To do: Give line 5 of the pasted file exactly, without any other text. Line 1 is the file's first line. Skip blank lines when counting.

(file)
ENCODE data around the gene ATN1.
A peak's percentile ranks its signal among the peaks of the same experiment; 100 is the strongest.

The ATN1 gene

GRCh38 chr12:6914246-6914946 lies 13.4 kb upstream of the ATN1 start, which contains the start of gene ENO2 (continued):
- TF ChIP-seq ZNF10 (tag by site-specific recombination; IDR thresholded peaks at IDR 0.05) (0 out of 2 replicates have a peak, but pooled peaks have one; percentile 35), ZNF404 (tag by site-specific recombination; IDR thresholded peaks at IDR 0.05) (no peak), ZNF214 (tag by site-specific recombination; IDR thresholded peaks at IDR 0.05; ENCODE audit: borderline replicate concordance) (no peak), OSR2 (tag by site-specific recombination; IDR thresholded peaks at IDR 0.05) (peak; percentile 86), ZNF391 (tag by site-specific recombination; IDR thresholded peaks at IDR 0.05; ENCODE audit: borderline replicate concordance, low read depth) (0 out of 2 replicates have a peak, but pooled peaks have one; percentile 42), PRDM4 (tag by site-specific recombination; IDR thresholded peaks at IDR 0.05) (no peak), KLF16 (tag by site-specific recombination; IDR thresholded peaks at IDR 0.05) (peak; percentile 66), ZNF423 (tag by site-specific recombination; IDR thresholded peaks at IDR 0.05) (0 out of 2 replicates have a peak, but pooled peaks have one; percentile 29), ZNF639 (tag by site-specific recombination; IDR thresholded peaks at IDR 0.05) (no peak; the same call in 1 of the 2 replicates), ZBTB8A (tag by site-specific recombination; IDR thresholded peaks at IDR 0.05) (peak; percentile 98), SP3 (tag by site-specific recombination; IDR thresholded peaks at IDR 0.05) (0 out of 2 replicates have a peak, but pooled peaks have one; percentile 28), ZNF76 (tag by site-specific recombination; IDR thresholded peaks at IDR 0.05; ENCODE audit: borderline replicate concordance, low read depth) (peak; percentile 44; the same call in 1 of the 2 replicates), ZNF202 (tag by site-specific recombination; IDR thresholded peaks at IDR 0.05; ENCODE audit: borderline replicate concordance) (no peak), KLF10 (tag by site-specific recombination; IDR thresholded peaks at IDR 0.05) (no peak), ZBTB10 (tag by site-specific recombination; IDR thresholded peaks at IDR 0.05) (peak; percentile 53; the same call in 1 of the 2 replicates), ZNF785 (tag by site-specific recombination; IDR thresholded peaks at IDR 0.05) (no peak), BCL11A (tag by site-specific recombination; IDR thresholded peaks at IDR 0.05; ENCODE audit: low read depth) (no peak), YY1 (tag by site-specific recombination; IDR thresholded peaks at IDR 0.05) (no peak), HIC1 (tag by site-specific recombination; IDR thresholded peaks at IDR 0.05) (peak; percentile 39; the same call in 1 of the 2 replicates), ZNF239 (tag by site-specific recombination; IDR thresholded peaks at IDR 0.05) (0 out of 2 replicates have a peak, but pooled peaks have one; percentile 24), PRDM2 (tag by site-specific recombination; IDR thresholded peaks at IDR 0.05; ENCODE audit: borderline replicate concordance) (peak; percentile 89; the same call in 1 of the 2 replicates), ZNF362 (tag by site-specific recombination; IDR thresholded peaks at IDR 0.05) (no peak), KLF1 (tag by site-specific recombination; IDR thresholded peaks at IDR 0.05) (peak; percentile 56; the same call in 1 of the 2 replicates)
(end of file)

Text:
- TF ChIP-seq ZNF10 (tag by site-specific recombination; IDR thresholded peaks at IDR 0.05) (0 out of 2 replicates have a peak, but pooled peaks have one; percentile 35), ZNF404 (tag by site-specific recombination; IDR thresholded peaks at IDR 0.05) (no peak), ZNF214 (tag by site-specific recombination; IDR thresholded peaks at IDR 0.05; ENCODE audit: borderline replicate concordance) (no peak), OSR2 (tag by site-specific recombination; IDR thresholded peaks at IDR 0.05) (peak; percentile 86), ZNF391 (tag by site-specific recombination; IDR thresholded peaks at IDR 0.05; ENCODE audit: borderline replicate concordance, low read depth) (0 out of 2 replicates have a peak, but pooled peaks have one; percentile 42), PRDM4 (tag by site-specific recombination; IDR thresholded peaks at IDR 0.05) (no peak), KLF16 (tag by site-specific recombination; IDR thresholded peaks at IDR 0.05) (peak; percentile 66), ZNF423 (tag by site-specific recombination; IDR thresholded peaks at IDR 0.05) (0 out of 2 replicates have a peak, but pooled peaks have one; percentile 29), ZNF639 (tag by site-specific recombination; IDR thresholded peaks at IDR 0.05) (no peak; the same call in 1 of the 2 replicates), ZBTB8A (tag by site-specific recombination; IDR thresholded peaks at IDR 0.05) (peak; percentile 98), SP3 (tag by site-specific recombination; IDR thresholded peaks at IDR 0.05) (0 out of 2 replicates have a peak, but pooled peaks have one; percentile 28), ZNF76 (tag by site-specific recombination; IDR thresholded peaks at IDR 0.05; ENCODE audit: borderline replicate concordance, low read depth) (peak; percentile 44; the same call in 1 of the 2 replicates), ZNF202 (tag by site-specific recombination; IDR thresholded peaks at IDR 0.05; ENCODE audit: borderline replicate concordance) (no peak), KLF10 (tag by site-specific recombination; IDR thresholded peaks at IDR 0.05) (no peak), ZBTB10 (tag by site-specific recombination; IDR thresholded peaks at IDR 0.05) (peak; percentile 53; the same call in 1 of the 2 replicates), ZNF785 (tag by site-specific recombination; IDR thresholded peaks at IDR 0.05) (no peak), BCL11A (tag by site-specific recombination; IDR thresholded peaks at IDR 0.05; ENCODE audit: low read depth) (no peak), YY1 (tag by site-specific recombination; IDR thresholded peaks at IDR 0.05) (no peak), HIC1 (tag by site-specific recombination; IDR thresholded peaks at IDR 0.05) (peak; percentile 39; the same call in 1 of the 2 replicates), ZNF239 (tag by site-specific recombination; IDR thresholded peaks at IDR 0.05) (0 out of 2 replicates have a peak, but pooled peaks have one; percentile 24), PRDM2 (tag by site-specific recombination; IDR thresholded peaks at IDR 0.05; ENCODE audit: borderline replicate concordance) (peak; percentile 89; the same call in 1 of the 2 replicates), ZNF362 (tag by site-specific recombination; IDR thresholded peaks at IDR 0.05) (no peak), KLF1 (tag by site-specific recombination; IDR thresholded peaks at IDR 0.05) (peak; percentile 56; the same call in 1 of the 2 replicates)